During the past decade, the economic success of these megacities has been spilling over into other tiers of Chinese cities. Even before the onset of the global financial crisis, second-tier cities – such as Suzhou, Tianjin, Shenyang, Chengdu, Dalian and Chongqing – had already attracted significant attention with investments from global corporate giants.
At the same time, third-tier cities, from Ningbo and Fuzhou to Wuxi and Harbin, have been following in the footprints of first- and second-tier cities. Behind these three tiers of rapidly-growing urban agglomerations, there are still others such as Kunming and Hefei, seeking to take advantage of the urban growth trajectories.
Some 60 years ago, Lewis saw something similar in several developing countries, with their polar opposites, vibrant and modern cities, and sleepy and traditional rural villages. “There are one or two modern towns, with the finest architecture, water supplies, communications and the like, into which people drift from other towns and villages which might almost belong to another planet.”
Migration and the Turning Point
Paced by strong economic growth, China’s leading megapolises are also evolving very fast. The urbanization that took almost a century in the West is occurring in a decade or two in China. In 1979, Shenzhen was still a poor fishing village with some 20,000 inhabitants. In 2009, it had a population of 9 million, and income per capita exceeded $13,600, only $3,000 less than in Taiwan or South Korea. Now Shenzhen plans to achieve an average GDP per capita of $20,000 by 2015, the level of European countries, such as Portugal and Slovenia. In the latter, the real GDP growth will be more subdued in the coming years, at best. In Shenzhen and China’s other megacities, it will be around 10%.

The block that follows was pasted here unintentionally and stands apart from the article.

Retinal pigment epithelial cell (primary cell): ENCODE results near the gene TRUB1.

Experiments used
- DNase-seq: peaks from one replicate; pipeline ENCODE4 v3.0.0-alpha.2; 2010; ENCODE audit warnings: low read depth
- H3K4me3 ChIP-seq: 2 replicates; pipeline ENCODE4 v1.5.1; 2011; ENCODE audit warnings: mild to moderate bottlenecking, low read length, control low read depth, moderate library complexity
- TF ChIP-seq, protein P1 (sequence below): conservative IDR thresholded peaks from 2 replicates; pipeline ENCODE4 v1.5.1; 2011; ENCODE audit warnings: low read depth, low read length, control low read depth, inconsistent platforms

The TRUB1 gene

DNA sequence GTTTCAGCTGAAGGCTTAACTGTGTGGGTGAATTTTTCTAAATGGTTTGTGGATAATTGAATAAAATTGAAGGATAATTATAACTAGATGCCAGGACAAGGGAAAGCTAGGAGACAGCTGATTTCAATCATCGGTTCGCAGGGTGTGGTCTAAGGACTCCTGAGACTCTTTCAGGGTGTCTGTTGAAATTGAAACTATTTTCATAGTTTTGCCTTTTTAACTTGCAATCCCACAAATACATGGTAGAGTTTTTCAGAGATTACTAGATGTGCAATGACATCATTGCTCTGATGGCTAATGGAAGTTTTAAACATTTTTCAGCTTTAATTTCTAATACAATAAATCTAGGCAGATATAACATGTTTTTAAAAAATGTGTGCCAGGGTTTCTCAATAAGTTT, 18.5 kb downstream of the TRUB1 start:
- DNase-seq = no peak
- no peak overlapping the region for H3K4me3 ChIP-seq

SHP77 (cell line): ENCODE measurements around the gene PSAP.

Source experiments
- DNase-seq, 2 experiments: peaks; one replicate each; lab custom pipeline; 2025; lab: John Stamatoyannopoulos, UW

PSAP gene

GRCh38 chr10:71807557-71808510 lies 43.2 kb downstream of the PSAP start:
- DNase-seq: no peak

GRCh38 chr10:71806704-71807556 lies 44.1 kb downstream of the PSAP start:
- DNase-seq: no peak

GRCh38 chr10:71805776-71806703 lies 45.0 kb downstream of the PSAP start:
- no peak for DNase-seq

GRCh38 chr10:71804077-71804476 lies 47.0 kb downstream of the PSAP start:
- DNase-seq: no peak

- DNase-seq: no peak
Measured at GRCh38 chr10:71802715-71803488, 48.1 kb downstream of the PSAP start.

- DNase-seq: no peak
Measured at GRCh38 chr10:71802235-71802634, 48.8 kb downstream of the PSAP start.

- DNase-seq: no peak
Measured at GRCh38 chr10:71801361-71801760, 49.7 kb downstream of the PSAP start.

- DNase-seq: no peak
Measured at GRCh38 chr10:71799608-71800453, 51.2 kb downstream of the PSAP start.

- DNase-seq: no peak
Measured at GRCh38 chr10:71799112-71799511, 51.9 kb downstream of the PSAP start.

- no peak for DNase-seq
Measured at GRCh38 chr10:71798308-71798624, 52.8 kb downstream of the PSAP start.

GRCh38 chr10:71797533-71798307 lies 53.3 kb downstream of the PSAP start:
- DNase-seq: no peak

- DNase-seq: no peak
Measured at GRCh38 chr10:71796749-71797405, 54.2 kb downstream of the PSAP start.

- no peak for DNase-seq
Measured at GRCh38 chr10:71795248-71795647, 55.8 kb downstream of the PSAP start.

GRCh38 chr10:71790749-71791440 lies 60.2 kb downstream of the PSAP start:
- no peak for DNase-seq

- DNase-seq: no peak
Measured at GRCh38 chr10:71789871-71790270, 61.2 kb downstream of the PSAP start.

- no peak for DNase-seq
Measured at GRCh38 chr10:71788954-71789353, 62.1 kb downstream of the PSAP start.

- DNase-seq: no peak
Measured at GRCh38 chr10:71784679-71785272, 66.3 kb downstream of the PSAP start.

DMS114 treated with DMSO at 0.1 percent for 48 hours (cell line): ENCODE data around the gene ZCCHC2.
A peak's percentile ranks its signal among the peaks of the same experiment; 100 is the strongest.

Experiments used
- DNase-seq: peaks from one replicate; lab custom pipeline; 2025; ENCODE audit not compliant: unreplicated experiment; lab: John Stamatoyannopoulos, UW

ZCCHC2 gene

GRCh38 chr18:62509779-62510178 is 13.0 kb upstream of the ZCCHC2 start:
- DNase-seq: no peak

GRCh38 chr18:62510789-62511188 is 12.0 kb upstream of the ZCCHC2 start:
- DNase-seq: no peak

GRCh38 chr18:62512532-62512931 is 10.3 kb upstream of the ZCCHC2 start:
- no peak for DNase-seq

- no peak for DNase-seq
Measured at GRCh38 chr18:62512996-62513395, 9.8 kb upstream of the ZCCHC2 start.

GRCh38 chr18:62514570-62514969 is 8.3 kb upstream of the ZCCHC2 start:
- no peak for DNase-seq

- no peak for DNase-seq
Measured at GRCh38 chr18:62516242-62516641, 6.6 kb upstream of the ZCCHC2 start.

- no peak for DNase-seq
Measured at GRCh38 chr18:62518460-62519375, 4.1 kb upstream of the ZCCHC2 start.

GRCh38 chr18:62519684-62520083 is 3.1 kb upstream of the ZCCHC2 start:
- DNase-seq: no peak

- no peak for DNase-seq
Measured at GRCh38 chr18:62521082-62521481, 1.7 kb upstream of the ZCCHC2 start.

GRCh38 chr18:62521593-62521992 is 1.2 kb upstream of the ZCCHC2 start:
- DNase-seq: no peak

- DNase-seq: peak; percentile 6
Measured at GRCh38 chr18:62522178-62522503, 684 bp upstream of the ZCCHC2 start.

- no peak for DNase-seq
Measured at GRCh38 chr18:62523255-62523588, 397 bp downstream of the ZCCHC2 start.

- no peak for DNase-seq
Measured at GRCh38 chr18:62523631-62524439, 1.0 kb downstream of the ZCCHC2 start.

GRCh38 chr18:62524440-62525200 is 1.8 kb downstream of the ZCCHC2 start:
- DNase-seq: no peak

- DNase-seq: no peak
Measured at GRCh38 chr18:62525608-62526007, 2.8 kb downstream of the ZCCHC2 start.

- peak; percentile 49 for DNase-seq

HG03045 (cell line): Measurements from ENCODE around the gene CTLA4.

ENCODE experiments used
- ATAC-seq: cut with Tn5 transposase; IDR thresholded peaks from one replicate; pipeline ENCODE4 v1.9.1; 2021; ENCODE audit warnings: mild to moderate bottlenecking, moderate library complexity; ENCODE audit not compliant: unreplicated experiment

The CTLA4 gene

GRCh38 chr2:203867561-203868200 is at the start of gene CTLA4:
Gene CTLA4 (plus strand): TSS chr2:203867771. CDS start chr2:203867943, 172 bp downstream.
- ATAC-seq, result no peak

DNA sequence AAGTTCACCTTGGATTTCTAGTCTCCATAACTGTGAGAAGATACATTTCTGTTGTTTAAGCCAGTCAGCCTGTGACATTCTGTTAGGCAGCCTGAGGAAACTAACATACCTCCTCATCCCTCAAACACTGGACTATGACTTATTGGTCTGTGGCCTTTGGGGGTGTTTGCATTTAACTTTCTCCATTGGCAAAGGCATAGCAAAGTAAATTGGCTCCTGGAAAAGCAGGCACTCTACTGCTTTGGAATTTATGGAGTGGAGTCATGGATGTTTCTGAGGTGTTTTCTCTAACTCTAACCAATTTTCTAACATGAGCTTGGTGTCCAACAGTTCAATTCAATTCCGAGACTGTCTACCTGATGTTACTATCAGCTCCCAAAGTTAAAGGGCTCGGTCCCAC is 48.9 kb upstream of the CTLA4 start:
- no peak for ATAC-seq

Yet, despite these colossal shifts, China’s urbanization still has a long way to go. In 1980, the U.S. urban population was 74% of the total; China’s comparable figure was only 19%. Today, America’s urban share of the population is more than 80%, whereas China’s remains less than 50%. Taken into consideration China’s colossal size and development level, this gap suggests extraordinary potential. In 2025, America will have two cities (New York and Los Angeles) with more than 10 million people, three with 5-10 million and 37 with more than a million. By then, China will have five cities with more than 10 million people, 9 with 5-10 million, and almost 130 with more than a million. Viewed this way, China’s urbanization has barely begun (Figure 1).
Figure 1: Percentage of Urban Population: United States and China
Winning China’s West
If Lewis had spent even some time in the rural China or the emerging new tiers of cities, he would have associated them with the world of “unlimited supply of labor”.
During the past three decades, migrant laborers have played a key role in China’s economic growth in the first-tier cities. Now as living costs rise fast in Beijing, Guangdong, and the Yangtze River Delta region, employment prospects are improving in the inland cities and the West.